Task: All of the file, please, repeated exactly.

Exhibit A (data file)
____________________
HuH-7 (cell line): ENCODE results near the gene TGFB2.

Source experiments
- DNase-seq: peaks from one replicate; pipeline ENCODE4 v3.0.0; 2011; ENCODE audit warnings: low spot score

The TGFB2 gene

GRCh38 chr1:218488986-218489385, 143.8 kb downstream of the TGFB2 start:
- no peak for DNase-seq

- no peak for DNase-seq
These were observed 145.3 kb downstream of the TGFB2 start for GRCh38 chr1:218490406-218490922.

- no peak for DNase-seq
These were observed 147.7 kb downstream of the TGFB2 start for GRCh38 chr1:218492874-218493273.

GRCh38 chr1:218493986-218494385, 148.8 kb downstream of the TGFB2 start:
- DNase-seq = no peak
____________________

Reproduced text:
HuH-7 (cell line): ENCODE results near the gene TGFB2.

Source experiments
- DNase-seq: peaks from one replicate; pipeline ENCODE4 v3.0.0; 2011; ENCODE audit warnings: low spot score

The TGFB2 gene

GRCh38 chr1:218488986-218489385, 143.8 kb downstream of the TGFB2 start:
- no peak for DNase-seq

- no peak for DNase-seq
These were observed 145.3 kb downstream of the TGFB2 start for GRCh38 chr1:218490406-218490922.

- no peak for DNase-seq
These were observed 147.7 kb downstream of the TGFB2 start for GRCh38 chr1:218492874-218493273.

GRCh38 chr1:218493986-218494385, 148.8 kb downstream of the TGFB2 start:
- DNase-seq = no peak